When it comes to arranging insurance it’s important to decide what types of insurance
are available to you and what you’ll need for your particular life circumstances. From here you’ll need to consider whether you should keep it inside your super fund or set it up separately.
What are the benefits of insurance through super?
1. Get more for less
It can be cost effective to buy insurance through super
. That doesn’t mean you won’t find cheaper cover outside your super fund. But it’s likely you’ll be better off because tax benefits mean you could end up paying less overall and group buying power—which normally comes with insurance through super—often gives you more for less.
2. Boost cash flow
In super you can pay for your insurance using before-tax money rather than dipping into your take-home pay, which can also be a tax-effective way to pay your premiums. Or, you can simply have the premiums deducted from your existing account balance. Be sure to keep an eye on your super balance though—less super may affect your lifestyle in retirement.
3. Access government help
You could make after-tax contributions
to your super and use these to pay for your insurance. If you do, you may be eligible for a government co-contribution.
4. Be covered more easily
You’ll usually be granted insurance cover automatically when you buy through super. Outside of super you may have to submit an application, undergo medical examinations and wait for approval.
What are some of the downsides?
1. Tax on claims
Depending on your circumstances, you may pay tax on disability claim payments when your insurance is held through super. And certain beneficiaries may be subject to tax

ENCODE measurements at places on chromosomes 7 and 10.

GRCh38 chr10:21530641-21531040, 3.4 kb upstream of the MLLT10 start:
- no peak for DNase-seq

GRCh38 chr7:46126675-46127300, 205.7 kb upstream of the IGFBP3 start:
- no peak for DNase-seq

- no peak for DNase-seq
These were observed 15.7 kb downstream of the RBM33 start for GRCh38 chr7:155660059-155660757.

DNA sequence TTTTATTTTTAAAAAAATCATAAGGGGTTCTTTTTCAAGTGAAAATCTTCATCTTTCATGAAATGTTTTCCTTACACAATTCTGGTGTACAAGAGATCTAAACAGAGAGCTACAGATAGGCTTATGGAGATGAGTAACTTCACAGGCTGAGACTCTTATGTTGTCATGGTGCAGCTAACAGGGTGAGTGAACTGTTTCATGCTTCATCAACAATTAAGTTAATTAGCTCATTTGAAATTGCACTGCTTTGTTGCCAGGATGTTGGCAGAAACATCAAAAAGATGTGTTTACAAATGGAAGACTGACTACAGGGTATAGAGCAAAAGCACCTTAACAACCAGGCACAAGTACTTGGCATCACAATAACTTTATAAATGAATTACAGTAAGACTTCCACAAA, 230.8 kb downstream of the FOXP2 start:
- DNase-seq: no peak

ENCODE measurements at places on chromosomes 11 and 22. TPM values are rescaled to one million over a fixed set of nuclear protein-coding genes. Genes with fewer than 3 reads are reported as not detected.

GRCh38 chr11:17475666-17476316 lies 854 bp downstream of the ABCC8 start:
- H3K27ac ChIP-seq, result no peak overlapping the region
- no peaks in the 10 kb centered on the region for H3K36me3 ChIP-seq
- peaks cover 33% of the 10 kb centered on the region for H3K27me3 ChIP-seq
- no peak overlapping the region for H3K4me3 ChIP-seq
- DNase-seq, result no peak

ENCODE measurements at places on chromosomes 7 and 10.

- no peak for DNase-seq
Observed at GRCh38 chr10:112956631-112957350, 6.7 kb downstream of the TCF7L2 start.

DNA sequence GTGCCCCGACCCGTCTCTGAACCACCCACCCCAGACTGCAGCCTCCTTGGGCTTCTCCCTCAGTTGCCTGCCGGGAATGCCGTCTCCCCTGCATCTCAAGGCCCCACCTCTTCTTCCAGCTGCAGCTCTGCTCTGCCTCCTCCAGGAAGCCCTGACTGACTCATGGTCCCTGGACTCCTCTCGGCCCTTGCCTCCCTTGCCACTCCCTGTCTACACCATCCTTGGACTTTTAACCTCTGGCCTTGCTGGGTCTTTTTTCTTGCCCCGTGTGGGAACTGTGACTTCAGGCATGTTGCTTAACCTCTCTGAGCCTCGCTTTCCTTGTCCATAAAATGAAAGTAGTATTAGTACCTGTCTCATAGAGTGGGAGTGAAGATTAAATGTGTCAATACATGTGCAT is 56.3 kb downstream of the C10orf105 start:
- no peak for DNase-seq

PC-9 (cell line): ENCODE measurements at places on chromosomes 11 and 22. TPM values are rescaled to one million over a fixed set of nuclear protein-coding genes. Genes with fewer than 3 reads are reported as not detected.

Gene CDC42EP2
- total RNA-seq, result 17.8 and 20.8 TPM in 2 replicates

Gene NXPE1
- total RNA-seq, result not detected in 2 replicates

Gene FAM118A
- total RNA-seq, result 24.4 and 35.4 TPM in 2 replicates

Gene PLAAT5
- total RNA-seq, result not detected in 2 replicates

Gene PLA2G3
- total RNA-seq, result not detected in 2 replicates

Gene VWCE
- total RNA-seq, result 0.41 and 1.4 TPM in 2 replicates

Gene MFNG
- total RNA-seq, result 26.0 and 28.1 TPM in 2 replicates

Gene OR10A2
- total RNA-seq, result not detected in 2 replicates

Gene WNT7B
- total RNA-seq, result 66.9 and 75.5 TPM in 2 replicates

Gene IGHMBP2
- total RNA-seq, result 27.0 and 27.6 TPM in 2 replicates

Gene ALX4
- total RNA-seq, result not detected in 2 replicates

on death benefit claims they receive.
2. Limited beneficiaries
Payments (following death) can only be paid to superannuation dependants. If you have insurance outside of super there are generally no restrictions (unless your insurer specifies otherwise).
3. Longer timing on payments
When it comes to payments for some policies, including life insurance, total and permanent disablement and temporary salary continuance, the money will normally be paid by the insurer to the super fund first. The trustees can then pass it to you or your beneficiaries in accordance with the fund’s rules and the Superannuation Industry Supervision Act—this means payments can take longer.
4. Restricted types of cover
Cover provided through super can be more limited than a policy held outside super. For example, trauma cover is generally not available through super, but funds like those offered by AMP
make it easy to link the cover you have inside and outside super.
After you’ve considered the pros and cons of holding insurance inside super, you need to determine the level of cover you need. Our insurance calculator
can help you work out how much may be right for you. Regardless of how you choose to buy your cover, be sure you have the right type and amount for your needs.
© AMP Life Limited. This provides general information and hasn’t taken your circumstances into account. It’s important to consider your particular circumstances before deciding what’s right for you. Although the information is from sources considered reliable, AMP does not guarantee that it is accurate or complete. You should not rely upon it and should seek qualified advice before making any investment decision. Except where liability under any statute cannot be excluded, AMP does not accept any liability (whether under contract, tort or otherwise) for any resulting loss or damage of the reader
Online source: Produced by AMP Life Limited and published on 21 May 2015. Original article.
Print source: By AMP Life Limited, originally published on 21 May 2015 on amp.com.au/insights